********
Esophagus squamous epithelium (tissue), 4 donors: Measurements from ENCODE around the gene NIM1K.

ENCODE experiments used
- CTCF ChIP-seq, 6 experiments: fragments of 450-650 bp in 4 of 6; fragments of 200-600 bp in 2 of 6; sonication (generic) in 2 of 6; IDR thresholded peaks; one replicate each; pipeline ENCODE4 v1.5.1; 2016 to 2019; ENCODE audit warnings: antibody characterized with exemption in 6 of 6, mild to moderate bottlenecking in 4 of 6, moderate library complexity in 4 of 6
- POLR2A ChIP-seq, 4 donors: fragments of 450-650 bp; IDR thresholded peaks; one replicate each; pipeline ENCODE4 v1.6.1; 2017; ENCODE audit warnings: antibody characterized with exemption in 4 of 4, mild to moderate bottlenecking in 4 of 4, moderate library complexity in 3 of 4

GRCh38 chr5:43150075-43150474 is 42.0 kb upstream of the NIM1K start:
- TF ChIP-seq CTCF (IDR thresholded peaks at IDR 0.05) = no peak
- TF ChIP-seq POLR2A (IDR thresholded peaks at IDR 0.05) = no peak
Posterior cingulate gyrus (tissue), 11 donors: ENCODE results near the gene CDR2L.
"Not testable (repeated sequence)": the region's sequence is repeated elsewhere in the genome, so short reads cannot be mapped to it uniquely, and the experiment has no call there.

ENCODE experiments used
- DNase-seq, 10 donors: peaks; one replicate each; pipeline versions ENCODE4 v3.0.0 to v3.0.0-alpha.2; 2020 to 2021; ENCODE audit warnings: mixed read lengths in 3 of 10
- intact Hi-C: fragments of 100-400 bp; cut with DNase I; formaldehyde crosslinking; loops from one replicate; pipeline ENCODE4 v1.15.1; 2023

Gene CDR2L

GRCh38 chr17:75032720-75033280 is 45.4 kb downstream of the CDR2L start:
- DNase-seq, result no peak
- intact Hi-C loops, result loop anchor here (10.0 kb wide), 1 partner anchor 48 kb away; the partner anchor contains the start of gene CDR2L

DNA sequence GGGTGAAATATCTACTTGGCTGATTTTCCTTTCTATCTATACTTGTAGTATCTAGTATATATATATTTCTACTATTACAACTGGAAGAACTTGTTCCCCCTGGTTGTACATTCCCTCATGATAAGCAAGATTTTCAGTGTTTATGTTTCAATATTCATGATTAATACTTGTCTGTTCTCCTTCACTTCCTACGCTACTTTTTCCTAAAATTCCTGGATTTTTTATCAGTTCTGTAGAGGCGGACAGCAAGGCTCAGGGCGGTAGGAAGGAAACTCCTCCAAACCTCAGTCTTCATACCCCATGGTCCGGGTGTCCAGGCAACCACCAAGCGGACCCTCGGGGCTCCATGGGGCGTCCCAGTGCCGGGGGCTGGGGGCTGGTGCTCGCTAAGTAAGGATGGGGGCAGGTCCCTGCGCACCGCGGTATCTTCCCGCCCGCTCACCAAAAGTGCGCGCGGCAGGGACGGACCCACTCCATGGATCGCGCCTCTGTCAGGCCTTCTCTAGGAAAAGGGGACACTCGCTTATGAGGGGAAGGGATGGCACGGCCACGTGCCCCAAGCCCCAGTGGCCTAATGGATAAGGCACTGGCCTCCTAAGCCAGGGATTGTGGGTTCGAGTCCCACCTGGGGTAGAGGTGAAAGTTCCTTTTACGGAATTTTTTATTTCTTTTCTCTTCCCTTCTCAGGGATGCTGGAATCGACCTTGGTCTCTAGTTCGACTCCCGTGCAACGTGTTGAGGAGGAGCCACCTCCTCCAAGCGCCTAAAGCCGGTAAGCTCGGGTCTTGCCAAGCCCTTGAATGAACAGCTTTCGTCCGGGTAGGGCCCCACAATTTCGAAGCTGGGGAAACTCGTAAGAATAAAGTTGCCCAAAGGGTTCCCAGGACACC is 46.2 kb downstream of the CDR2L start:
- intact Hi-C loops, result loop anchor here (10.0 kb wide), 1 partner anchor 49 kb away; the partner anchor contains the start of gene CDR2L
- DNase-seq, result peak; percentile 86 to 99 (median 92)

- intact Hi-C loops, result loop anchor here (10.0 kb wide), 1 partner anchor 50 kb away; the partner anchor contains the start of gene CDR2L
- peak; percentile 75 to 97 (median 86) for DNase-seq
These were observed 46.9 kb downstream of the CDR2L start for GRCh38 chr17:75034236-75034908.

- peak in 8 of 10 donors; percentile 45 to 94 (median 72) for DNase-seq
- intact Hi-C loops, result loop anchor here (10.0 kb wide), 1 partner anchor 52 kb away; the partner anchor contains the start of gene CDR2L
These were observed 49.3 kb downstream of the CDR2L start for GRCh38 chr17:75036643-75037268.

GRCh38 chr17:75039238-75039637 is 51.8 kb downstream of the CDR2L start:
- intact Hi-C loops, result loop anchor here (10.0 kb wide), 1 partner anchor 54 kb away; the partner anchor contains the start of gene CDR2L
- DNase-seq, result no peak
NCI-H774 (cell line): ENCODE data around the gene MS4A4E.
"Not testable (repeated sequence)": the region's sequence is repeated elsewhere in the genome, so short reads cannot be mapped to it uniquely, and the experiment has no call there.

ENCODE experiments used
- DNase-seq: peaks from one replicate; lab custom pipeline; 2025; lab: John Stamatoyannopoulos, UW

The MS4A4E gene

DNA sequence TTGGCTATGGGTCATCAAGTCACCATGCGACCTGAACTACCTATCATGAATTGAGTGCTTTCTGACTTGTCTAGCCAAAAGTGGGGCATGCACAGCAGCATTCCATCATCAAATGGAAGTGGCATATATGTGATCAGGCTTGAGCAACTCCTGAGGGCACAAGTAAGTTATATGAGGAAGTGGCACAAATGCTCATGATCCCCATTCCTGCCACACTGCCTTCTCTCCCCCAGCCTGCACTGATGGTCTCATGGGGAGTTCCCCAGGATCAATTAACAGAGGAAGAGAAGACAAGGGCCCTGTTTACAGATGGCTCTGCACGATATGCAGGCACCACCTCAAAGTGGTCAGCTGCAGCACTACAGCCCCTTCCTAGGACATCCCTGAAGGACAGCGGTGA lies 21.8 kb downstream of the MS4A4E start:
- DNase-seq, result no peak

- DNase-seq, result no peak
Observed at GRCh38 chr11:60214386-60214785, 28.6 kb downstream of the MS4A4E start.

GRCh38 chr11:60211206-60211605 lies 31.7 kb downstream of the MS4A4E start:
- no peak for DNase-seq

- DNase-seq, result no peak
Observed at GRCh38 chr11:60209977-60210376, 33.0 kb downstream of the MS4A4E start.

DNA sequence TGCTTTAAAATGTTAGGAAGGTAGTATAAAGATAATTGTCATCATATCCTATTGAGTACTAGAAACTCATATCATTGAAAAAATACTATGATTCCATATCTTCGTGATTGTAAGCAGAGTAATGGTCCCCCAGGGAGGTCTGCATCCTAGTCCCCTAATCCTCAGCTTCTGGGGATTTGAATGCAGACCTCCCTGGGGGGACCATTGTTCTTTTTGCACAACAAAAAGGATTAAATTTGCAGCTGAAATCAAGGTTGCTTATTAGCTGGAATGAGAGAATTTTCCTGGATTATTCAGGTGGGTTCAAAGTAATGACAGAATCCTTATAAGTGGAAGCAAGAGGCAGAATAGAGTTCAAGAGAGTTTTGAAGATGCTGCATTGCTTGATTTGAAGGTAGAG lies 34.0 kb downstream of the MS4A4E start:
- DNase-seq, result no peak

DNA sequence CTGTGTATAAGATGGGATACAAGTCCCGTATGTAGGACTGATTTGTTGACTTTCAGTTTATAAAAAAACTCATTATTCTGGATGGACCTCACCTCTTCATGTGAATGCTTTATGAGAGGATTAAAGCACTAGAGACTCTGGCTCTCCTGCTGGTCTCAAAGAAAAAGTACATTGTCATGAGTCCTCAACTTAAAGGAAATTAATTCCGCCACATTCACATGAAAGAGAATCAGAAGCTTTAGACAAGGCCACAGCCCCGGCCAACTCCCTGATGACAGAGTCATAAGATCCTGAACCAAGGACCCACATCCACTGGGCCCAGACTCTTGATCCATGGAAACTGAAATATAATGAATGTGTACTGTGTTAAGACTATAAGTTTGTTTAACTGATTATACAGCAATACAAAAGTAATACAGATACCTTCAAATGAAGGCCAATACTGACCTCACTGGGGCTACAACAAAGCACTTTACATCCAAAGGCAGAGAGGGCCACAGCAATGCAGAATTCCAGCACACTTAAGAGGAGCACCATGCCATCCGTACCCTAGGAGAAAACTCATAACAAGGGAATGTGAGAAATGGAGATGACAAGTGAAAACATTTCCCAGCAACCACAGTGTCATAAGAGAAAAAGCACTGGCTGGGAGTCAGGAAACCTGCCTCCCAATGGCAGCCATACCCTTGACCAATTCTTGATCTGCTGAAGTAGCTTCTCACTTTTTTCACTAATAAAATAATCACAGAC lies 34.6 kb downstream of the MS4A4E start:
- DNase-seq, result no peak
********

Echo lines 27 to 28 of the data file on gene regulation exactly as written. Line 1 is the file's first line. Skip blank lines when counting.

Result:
- intact Hi-C loops, result loop anchor here (10.0 kb wide), 1 partner anchor 54 kb away; the partner anchor contains the start of gene CDR2L
- DNase-seq, result no peak